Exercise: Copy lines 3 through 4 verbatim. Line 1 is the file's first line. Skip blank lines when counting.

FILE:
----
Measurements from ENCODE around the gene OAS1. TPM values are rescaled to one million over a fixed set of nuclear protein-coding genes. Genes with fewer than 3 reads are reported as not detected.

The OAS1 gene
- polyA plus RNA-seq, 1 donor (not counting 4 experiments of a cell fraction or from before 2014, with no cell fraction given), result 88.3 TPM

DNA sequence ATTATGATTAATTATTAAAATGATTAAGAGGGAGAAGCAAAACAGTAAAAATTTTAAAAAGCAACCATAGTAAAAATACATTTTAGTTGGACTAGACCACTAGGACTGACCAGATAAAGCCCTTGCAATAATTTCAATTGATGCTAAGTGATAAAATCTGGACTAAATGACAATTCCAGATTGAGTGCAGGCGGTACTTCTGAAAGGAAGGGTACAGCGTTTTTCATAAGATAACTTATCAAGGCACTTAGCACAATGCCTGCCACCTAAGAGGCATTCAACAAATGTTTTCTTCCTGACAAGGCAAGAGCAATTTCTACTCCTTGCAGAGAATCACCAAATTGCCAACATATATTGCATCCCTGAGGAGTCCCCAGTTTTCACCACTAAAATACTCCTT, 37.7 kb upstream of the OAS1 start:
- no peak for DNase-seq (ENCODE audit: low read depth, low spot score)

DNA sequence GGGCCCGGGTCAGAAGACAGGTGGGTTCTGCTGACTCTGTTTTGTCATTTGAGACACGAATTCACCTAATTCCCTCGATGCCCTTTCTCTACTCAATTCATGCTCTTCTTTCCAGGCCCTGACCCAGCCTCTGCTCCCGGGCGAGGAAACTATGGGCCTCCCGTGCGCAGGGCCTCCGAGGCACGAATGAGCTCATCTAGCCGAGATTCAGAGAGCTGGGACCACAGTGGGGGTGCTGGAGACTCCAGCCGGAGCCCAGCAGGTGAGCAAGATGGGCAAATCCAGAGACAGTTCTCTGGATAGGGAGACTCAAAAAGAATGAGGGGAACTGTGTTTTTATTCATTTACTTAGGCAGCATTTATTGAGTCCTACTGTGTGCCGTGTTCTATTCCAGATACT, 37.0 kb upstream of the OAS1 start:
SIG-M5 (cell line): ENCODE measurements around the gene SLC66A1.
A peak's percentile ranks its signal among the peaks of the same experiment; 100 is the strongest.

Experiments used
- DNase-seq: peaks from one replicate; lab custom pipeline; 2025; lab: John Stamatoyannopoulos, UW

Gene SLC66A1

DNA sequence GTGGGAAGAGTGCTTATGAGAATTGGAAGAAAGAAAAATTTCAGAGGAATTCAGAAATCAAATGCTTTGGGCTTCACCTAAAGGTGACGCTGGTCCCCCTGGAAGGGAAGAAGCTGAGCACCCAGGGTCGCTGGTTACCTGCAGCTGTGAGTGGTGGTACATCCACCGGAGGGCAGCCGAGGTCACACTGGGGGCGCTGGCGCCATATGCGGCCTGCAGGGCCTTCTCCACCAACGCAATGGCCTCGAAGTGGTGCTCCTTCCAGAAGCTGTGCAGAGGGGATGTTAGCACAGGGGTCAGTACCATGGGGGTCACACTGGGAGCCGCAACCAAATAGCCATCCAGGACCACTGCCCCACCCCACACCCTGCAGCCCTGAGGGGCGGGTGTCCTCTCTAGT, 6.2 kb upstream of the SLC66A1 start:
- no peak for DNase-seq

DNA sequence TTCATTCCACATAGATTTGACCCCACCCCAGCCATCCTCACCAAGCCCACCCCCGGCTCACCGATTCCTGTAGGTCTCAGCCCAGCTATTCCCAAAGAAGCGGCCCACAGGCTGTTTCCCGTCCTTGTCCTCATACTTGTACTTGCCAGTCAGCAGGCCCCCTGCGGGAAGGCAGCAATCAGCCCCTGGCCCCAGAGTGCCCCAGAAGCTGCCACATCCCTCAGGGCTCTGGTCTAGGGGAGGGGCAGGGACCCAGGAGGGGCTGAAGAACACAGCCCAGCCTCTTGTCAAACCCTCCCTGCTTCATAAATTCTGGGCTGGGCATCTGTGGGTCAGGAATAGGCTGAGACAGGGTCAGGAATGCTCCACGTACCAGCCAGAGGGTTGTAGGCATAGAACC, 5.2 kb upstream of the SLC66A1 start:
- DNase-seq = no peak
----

- polyA plus RNA-seq, 1 donor (not counting 4 experiments of a cell fraction or from before 2014, with no cell fraction given), result 88.3 TPM

DNA sequence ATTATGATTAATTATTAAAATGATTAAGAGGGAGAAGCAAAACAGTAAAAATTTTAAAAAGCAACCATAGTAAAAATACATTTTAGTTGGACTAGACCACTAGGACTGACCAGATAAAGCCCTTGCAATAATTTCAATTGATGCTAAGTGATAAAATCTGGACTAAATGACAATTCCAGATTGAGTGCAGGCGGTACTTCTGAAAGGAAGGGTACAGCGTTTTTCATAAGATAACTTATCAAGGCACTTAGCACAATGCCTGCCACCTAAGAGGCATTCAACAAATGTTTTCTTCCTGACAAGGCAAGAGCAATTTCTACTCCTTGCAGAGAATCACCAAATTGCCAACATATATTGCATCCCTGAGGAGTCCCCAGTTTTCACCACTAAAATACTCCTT, 37.7 kb upstream of the OAS1 start: